Submission: In response to the NSW Law Reform Commission's Questions for Discussion
While RLC does not generally represent people in court who have been charged with criminal matters, we have regular contact with people who are subject to bail conditions and are experiencing other consequences as a result.
RLC has a Police Powers practice and receives regular complaints about the exercise of powers in relation to bail by police. We regularly advise on Police failures to exercise lawful authority.
Our views in summary
- The presumption of innocence is the foundation of our criminal justice system and the prima facie right to liberty is an essential characteristic of a civil society. Bail can only be permitted to limit the liberty and presumed innocence of the accused to the extent necessary to protect against foreseeable risks to the administration of justice and the safety of the community.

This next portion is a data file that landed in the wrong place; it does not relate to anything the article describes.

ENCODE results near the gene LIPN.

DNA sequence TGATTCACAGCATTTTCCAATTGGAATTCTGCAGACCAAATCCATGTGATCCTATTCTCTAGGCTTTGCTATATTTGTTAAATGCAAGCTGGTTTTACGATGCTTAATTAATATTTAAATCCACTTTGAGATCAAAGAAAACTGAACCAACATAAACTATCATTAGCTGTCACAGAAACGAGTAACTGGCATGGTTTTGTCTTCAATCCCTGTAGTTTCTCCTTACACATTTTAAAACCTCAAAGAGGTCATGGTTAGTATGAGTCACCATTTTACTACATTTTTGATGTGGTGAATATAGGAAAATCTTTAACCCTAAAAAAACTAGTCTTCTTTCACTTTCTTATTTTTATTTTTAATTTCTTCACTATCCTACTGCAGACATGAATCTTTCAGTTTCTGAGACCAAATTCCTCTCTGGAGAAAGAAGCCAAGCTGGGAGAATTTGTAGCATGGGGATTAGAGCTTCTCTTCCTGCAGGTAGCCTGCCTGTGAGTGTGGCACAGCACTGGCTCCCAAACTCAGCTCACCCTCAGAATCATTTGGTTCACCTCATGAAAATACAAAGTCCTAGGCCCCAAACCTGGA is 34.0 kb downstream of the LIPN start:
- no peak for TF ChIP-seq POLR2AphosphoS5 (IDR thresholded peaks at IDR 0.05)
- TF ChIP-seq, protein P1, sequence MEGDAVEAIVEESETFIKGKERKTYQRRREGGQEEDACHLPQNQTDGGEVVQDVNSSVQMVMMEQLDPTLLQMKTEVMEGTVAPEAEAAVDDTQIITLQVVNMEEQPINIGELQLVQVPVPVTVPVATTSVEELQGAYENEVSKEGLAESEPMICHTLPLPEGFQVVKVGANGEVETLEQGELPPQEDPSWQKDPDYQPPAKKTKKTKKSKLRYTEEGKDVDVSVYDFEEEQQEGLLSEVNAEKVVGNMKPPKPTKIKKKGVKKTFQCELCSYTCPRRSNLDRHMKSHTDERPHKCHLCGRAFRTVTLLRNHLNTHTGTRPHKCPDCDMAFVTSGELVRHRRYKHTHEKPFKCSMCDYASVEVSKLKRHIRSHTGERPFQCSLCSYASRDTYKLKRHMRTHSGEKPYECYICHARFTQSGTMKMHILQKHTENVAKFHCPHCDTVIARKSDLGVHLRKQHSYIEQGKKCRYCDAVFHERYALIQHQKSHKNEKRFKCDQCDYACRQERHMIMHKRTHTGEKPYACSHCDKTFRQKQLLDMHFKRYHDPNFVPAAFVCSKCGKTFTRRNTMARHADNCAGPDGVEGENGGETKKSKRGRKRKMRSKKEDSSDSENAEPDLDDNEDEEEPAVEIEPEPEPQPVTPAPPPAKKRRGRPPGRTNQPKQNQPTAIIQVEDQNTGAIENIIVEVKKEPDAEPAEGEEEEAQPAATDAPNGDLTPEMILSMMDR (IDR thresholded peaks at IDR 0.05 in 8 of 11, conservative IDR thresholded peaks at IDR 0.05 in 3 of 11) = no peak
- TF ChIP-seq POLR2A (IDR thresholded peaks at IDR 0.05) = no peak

- Our submission supported the offence categories used in the current section 8.
- The entitlement to bail should be modified. Failure to comply with bail conditions for a minor offence should not raise the possibility of remand.
- The presumptions in the present legislation do not accord with the broader, essential purpose. They do serve their intended and advocated purposes but these purposes do not give due weight to the presumption of innocence and the prosecutorial burden of proof.
- Where a presumption is valid, its purpose should be achieved by reference to the evidence supporting the charge, rather than the selected charge itself.
- There should be a uniform presumption in favour of bail. The guiding approach should be that both refusal of bail and conditional bail, be based on evidence.